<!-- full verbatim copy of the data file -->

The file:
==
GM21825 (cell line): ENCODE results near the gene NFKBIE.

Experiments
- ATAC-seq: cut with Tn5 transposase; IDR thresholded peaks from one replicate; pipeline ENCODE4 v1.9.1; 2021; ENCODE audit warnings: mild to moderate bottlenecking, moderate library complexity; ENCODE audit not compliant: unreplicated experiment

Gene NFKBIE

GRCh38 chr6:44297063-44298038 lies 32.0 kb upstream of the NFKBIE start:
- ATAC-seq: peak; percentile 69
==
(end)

GM21825 (cell line): ENCODE results near the gene NFKBIE.

Experiments
- ATAC-seq: cut with Tn5 transposase; IDR thresholded peaks from one replicate; pipeline ENCODE4 v1.9.1; 2021; ENCODE audit warnings: mild to moderate bottlenecking, moderate library complexity; ENCODE audit not compliant: unreplicated experiment

Gene NFKBIE

GRCh38 chr6:44297063-44298038 lies 32.0 kb upstream of the NFKBIE start:
- ATAC-seq: peak; percentile 69